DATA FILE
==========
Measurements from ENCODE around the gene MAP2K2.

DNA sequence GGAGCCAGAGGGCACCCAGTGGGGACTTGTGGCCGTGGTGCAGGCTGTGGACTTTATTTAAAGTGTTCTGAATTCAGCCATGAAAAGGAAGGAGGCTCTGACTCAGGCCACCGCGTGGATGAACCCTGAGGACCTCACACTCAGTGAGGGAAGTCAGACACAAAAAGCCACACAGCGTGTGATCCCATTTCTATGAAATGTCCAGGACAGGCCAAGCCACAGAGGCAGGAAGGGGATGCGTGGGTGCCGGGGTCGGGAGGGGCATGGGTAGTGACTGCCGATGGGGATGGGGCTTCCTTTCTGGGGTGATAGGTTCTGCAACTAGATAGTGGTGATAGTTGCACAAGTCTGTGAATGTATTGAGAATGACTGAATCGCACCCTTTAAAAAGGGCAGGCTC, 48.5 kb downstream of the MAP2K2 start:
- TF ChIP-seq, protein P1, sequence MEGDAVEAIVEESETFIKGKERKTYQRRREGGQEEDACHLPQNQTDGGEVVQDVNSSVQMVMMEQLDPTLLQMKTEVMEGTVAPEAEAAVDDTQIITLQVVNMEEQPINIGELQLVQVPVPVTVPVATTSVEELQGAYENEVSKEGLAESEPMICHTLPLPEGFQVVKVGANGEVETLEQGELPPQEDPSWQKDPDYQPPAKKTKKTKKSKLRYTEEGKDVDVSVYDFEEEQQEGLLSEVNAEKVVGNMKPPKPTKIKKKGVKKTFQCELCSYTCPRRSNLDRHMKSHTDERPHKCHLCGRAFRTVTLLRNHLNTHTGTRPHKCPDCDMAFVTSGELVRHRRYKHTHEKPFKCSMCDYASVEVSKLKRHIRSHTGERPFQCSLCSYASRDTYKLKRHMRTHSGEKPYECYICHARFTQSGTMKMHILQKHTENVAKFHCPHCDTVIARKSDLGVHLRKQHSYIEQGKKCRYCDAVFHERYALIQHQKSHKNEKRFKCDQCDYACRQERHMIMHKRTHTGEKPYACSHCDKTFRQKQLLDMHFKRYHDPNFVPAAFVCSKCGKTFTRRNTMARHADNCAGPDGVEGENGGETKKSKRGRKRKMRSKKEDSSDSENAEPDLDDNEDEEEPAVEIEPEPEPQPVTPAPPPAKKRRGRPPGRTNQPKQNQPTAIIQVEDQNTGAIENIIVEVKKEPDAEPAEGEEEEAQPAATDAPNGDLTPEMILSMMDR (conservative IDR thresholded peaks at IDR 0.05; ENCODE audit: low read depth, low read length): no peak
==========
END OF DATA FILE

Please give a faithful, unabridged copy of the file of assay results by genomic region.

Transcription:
Measurements from ENCODE around the gene MAP2K2.

DNA sequence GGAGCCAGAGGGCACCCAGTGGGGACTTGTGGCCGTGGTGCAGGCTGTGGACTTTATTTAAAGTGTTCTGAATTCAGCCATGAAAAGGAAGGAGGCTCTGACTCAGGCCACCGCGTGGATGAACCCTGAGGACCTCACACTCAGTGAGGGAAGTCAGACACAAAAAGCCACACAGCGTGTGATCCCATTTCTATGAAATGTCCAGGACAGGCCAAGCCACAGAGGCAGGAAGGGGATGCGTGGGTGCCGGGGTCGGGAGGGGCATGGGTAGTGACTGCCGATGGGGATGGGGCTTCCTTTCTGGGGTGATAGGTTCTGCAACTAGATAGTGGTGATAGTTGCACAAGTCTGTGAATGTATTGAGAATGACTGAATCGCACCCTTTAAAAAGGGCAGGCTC, 48.5 kb downstream of the MAP2K2 start:
- TF ChIP-seq, protein P1, sequence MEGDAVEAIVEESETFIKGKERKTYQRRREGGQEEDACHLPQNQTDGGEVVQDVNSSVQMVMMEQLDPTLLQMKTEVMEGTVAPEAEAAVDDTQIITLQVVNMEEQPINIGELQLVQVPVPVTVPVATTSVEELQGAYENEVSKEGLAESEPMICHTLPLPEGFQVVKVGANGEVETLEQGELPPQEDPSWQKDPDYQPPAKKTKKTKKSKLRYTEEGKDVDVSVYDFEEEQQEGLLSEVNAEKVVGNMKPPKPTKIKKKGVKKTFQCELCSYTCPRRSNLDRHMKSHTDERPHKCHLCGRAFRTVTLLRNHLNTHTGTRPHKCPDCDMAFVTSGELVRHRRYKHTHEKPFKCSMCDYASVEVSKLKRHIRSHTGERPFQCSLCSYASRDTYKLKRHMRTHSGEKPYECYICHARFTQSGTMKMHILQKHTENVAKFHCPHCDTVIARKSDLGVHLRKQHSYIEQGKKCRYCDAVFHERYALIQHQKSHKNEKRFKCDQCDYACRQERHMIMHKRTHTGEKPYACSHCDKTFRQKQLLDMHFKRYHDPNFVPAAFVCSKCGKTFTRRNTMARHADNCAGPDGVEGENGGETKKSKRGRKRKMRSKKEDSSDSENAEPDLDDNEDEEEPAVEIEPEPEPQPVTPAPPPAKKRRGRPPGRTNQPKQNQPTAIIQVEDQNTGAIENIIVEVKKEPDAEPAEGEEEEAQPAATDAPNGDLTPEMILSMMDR (conservative IDR thresholded peaks at IDR 0.05; ENCODE audit: low read depth, low read length): no peak